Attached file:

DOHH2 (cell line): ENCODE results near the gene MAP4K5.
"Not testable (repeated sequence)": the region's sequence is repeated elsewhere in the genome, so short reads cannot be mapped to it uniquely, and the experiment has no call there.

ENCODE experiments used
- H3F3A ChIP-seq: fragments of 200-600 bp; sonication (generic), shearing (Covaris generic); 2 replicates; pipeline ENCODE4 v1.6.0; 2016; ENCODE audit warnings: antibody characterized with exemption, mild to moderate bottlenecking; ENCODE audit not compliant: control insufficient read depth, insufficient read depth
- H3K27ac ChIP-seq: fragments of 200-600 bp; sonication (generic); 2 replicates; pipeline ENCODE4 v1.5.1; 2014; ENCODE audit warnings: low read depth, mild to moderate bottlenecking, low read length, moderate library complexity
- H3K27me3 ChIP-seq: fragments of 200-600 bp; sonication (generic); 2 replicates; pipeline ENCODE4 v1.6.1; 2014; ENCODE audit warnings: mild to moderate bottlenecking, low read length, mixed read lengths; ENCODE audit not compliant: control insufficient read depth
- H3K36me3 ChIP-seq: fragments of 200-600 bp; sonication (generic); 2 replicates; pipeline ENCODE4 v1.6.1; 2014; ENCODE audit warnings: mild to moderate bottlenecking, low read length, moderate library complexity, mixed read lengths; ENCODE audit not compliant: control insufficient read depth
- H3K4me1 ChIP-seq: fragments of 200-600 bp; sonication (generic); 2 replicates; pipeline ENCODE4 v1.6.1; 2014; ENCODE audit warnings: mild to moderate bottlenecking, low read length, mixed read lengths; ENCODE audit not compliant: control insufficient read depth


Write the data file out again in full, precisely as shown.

DOHH2 (cell line): ENCODE results near the gene MAP4K5.
"Not testable (repeated sequence)": the region's sequence is repeated elsewhere in the genome, so short reads cannot be mapped to it uniquely, and the experiment has no call there.

ENCODE experiments used
- H3F3A ChIP-seq: fragments of 200-600 bp; sonication (generic), shearing (Covaris generic); 2 replicates; pipeline ENCODE4 v1.6.0; 2016; ENCODE audit warnings: antibody characterized with exemption, mild to moderate bottlenecking; ENCODE audit not compliant: control insufficient read depth, insufficient read depth
- H3K27ac ChIP-seq: fragments of 200-600 bp; sonication (generic); 2 replicates; pipeline ENCODE4 v1.5.1; 2014; ENCODE audit warnings: low read depth, mild to moderate bottlenecking, low read length, moderate library complexity
- H3K27me3 ChIP-seq: fragments of 200-600 bp; sonication (generic); 2 replicates; pipeline ENCODE4 v1.6.1; 2014; ENCODE audit warnings: mild to moderate bottlenecking, low read length, mixed read lengths; ENCODE audit not compliant: control insufficient read depth
- H3K36me3 ChIP-seq: fragments of 200-600 bp; sonication (generic); 2 replicates; pipeline ENCODE4 v1.6.1; 2014; ENCODE audit warnings: mild to moderate bottlenecking, low read length, moderate library complexity, mixed read lengths; ENCODE audit not compliant: control insufficient read depth
- H3K4me1 ChIP-seq: fragments of 200-600 bp; sonication (generic); 2 replicates; pipeline ENCODE4 v1.6.1; 2014; ENCODE audit warnings: mild to moderate bottlenecking, low read length, mixed read lengths; ENCODE audit not compliant: control insufficient read depth